The new data, presented at the Angiogenesis, Exudation, and Degeneration 2019 symposium this weekend, showed aflibercept prevented approximately 74% of the complications associated with NPDR—which affected the vision of 53% of untreated patients in just 1 year, investigators added.
Patients were randomized 1:1:1 to receive either aflibercept once every 8 weeks (n= 134), once every 16 weeks (n= 135), or sham control therapy (n= 133). Investigators assessed for a primary endpoint of percentage of patients with at least two-step improvement on Diabetic Retinopathy Severity Scale (DRSS) score from baseline. The team also assessed for an improvement on rate of vision-threatening events.
Study results showed that 65% and 80% of patients treated with 16-week or 8-week aflibercept, respectively, improved DRSS score by at least 2 steps at 52 weeks from baseline, compared to just 15% of patients on control (P < .0001).
Just 10% and 11% of patients in the treatment arms, respectively, developed a vision-threatening event, compared to 41% of control patients (P < .0001). The trial results present “high-quality data,” PANORAMA investigator and Retina Consultants of Houston retina surgeon and ophthalmologist Charles C. Wykoff, MD, PhD, said. It is the first prospective trial involving patients with NPDR and not diabetic macular edema (DME) since the landmark Early Treatment Diabetic Retinopathy Study (ETDRS) of the 1980s.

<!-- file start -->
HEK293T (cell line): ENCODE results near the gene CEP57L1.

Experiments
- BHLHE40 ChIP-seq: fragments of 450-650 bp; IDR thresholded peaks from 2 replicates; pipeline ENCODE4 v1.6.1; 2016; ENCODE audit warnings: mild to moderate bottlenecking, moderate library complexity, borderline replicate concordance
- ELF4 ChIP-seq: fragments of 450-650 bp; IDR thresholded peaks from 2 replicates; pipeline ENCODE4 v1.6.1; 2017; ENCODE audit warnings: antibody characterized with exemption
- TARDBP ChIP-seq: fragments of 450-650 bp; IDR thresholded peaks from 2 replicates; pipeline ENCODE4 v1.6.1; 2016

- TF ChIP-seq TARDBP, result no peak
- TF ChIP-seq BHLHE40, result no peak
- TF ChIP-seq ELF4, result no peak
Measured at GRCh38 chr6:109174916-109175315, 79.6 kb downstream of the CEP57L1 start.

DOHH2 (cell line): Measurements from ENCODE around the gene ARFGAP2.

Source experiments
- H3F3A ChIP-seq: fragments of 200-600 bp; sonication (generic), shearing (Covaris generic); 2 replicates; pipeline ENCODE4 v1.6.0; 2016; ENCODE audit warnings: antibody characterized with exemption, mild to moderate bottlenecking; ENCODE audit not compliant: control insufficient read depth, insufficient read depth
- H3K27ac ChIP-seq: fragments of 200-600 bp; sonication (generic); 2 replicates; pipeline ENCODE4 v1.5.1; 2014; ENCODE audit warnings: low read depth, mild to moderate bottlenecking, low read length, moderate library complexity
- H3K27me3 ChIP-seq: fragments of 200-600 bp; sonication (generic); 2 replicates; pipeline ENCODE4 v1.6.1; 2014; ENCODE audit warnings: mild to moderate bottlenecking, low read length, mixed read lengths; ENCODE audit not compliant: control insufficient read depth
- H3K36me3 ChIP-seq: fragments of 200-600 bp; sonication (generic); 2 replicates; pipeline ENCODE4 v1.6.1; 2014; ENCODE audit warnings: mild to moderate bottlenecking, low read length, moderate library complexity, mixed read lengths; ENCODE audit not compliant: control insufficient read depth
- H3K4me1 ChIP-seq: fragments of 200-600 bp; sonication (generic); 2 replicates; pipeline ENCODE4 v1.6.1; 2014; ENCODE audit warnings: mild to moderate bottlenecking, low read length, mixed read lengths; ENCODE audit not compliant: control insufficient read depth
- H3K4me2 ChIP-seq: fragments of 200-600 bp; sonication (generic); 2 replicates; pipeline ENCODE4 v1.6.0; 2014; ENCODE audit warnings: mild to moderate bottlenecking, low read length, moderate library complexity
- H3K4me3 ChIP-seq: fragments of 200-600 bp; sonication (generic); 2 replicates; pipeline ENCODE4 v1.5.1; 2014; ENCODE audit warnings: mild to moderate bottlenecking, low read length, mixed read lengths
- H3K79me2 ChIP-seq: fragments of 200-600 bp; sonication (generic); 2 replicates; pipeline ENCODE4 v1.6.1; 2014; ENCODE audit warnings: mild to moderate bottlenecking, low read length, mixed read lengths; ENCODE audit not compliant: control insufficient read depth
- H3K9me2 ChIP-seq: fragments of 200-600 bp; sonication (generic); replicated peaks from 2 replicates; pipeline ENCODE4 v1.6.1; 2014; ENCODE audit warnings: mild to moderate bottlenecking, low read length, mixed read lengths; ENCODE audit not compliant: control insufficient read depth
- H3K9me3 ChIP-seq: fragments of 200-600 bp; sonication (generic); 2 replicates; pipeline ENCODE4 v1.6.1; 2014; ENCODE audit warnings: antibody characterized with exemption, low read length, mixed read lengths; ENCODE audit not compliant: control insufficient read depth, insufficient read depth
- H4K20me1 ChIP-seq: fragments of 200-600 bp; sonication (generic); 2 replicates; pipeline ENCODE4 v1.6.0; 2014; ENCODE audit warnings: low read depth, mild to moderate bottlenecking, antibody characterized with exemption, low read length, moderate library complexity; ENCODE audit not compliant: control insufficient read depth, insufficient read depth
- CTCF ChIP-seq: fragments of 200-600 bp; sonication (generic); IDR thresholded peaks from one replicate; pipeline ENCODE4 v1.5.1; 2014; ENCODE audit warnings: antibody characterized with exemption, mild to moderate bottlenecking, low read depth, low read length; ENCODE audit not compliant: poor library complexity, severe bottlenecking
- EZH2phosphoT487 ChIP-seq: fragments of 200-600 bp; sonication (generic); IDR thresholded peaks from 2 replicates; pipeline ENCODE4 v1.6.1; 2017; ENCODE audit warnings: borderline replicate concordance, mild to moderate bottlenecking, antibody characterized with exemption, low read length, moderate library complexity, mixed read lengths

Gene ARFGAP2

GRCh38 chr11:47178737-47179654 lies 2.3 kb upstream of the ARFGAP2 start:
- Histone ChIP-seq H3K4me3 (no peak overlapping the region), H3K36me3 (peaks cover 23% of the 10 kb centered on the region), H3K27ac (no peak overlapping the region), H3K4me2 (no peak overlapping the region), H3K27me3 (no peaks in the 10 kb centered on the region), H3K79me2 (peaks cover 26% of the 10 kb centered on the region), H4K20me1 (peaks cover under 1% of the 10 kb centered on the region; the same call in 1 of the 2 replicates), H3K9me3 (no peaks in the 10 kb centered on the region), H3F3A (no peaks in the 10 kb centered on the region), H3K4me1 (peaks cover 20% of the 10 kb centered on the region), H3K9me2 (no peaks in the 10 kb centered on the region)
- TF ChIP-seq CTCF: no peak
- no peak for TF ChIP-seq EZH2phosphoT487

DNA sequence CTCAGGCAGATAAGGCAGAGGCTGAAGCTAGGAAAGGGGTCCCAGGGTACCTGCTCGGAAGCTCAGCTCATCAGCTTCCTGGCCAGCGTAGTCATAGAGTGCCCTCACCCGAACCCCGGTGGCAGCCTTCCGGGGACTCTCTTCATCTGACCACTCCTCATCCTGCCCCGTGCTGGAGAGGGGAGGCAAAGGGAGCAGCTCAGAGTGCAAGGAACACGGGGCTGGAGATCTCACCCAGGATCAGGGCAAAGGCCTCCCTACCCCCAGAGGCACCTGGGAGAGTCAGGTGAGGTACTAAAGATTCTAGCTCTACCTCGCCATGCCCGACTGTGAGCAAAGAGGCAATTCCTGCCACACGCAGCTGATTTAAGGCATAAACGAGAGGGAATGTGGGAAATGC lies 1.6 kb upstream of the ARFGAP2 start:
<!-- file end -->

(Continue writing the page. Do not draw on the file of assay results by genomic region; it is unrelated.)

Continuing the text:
“EYLEA treatment reduced the risk of these events by approximately 74% compared to sham injection, underscoring the potential importance of early EYLEA anti-VEGF therapy,” Wykoff said in a statement. “This efficacy was seen even with an every 16-week treatment regimen after loading doses, a management approach that may realistically be achieved in the real world.”
Treatment adverse events (AEs) were consistent with aflibercept’s clinical profile, with just 1 treated patient reporting serious treatment-emergent AEs, and another reporting ocular inflammation.
The new complements topline one-year PANORAMA results previously reported at the American Academy of Ophthalmology 2018 Meeting in Chicago, IL, last October. At the time, David Brown, MD, director of research at the Retina Consultants of Houston, told MD Magazine® in an interview that while the needs of patients with debilitating vision-affecting diseases such as NPDR, DME, and age-related macular degeneration (AMD) are being met by anti-VEGFs, sustained-release devices are the next clinical pursuit.
“Hopefully one of these days we’ll have something better than a shot every couple of months, but that’s for researchers like myself and the guys in the labs to keep working on,” Brown said.
The PANORAMA trial results will support Regeneron Pharmaceuticals’ supplemental Biologics License Applications (sBLA) for aflibercept as a treatment for DR, the leading cause of blindness in patients with diabetes. The sBLA has a decision date of May 13, as set by the US Food and Drug Administration.